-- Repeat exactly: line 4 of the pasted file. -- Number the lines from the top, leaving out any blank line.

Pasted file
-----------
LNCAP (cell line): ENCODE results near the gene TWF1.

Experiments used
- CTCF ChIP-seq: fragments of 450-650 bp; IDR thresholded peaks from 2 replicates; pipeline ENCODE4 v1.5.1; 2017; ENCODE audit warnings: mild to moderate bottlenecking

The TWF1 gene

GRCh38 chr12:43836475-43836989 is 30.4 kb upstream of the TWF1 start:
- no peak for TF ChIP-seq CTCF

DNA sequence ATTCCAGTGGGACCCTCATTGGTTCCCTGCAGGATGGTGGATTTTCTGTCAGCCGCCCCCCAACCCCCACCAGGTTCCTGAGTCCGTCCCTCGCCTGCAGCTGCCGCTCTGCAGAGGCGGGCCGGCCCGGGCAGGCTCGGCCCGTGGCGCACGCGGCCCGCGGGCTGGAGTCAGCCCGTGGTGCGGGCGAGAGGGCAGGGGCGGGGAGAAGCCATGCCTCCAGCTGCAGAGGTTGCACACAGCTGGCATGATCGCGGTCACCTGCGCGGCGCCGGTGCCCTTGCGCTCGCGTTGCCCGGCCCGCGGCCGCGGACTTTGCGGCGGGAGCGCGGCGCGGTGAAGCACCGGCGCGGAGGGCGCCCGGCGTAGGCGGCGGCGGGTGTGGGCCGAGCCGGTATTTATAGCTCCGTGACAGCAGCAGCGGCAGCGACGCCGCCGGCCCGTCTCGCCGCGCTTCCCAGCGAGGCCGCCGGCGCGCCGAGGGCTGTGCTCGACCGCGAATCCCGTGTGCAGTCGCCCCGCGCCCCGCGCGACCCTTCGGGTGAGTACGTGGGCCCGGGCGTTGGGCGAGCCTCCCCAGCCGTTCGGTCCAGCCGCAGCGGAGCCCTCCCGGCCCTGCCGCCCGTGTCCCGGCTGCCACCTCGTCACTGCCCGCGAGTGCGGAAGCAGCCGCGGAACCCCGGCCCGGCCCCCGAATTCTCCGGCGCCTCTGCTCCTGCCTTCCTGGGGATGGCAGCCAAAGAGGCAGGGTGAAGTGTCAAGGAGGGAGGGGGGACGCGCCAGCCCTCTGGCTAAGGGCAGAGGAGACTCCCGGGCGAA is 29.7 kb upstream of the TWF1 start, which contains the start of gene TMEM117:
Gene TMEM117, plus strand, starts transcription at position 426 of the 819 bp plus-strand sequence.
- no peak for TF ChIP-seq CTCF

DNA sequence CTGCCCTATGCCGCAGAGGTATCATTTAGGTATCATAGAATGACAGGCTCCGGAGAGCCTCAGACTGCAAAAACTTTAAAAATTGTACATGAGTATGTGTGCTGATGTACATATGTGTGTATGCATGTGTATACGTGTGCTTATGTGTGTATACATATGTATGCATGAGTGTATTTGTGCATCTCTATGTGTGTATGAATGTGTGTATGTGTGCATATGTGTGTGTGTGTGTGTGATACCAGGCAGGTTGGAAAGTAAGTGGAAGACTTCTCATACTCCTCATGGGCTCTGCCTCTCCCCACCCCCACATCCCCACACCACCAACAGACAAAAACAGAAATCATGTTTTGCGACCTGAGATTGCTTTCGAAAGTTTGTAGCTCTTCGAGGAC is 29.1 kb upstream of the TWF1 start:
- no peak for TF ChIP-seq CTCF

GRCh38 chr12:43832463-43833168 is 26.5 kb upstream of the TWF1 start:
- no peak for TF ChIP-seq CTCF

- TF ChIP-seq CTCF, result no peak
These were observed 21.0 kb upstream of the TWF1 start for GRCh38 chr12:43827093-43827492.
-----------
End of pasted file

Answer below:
The TWF1 gene